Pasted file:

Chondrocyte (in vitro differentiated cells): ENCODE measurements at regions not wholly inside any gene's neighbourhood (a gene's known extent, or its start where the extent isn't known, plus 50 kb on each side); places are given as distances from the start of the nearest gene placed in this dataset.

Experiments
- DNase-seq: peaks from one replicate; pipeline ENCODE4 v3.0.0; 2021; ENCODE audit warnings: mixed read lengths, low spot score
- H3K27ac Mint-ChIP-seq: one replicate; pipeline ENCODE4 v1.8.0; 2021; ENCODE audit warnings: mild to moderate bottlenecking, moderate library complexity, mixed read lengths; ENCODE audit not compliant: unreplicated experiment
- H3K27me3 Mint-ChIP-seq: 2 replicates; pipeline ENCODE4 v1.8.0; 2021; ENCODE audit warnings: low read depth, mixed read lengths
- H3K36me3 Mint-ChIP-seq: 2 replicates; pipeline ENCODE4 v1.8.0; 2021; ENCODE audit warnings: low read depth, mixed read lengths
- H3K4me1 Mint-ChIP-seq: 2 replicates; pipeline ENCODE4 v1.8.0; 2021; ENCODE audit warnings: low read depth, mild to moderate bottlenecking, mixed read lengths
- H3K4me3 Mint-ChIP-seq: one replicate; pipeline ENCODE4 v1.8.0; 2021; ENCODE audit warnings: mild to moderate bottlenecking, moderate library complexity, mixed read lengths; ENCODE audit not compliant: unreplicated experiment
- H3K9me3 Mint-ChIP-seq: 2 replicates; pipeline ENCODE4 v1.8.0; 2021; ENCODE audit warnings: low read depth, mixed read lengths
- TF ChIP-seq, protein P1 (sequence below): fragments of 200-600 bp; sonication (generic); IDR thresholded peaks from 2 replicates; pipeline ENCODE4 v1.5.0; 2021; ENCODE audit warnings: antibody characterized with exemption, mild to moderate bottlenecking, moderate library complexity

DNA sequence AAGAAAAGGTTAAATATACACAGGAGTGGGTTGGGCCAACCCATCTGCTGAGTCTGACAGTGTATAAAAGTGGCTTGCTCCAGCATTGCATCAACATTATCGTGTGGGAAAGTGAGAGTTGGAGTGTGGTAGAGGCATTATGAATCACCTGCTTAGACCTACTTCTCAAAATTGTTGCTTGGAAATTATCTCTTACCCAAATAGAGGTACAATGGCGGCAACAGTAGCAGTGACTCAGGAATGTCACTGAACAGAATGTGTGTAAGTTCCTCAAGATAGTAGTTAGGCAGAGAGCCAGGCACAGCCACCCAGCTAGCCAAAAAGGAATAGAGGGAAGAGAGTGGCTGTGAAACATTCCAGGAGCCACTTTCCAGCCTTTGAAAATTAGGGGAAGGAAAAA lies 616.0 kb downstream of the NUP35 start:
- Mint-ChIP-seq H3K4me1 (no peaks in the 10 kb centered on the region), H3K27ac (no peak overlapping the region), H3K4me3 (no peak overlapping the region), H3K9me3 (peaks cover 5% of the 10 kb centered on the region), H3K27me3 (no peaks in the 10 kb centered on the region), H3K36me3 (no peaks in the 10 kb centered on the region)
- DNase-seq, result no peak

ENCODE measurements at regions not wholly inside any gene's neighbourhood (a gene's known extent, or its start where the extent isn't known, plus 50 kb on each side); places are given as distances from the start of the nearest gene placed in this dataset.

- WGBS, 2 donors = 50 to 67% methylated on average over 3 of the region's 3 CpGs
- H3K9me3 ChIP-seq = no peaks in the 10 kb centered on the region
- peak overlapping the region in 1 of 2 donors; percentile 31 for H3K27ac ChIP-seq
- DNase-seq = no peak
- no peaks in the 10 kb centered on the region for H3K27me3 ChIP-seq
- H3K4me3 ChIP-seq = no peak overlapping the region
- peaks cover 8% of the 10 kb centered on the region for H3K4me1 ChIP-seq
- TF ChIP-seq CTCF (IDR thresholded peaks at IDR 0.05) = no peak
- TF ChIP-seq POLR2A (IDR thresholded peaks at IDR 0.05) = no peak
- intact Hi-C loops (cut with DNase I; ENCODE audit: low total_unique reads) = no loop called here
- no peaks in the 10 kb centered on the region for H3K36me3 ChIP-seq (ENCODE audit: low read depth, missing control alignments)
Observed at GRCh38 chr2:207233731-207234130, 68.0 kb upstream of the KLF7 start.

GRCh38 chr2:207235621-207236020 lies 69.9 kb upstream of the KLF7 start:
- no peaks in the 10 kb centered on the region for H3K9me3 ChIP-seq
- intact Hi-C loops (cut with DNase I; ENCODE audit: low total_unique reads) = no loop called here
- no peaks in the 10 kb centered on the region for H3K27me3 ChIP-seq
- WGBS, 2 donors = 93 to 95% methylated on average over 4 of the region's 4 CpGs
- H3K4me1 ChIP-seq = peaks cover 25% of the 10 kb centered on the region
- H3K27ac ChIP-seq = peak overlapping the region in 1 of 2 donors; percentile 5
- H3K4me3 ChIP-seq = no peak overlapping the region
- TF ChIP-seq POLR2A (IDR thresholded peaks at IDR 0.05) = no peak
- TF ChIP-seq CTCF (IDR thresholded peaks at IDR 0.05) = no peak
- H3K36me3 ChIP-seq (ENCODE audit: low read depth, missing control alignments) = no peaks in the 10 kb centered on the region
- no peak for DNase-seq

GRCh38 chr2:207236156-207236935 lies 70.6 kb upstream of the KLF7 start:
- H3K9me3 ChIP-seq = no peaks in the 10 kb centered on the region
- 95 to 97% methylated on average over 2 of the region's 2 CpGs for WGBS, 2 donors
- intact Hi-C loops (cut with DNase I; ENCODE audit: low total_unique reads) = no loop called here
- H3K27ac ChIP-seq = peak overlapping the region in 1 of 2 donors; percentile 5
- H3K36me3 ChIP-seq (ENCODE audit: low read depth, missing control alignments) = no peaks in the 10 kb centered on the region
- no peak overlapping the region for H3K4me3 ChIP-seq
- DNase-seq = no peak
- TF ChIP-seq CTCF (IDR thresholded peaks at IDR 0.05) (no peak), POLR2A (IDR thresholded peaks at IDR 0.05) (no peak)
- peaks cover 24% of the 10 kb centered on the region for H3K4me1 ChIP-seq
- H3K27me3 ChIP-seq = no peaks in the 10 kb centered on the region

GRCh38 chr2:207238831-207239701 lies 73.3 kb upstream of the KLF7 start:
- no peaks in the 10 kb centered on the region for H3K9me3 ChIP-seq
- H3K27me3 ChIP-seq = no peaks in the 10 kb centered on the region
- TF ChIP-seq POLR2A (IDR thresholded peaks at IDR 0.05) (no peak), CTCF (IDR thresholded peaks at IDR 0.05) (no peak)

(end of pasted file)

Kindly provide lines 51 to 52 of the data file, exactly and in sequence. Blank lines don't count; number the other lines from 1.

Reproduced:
- no peaks in the 10 kb centered on the region for H3K9me3 ChIP-seq
- H3K27me3 ChIP-seq = no peaks in the 10 kb centered on the region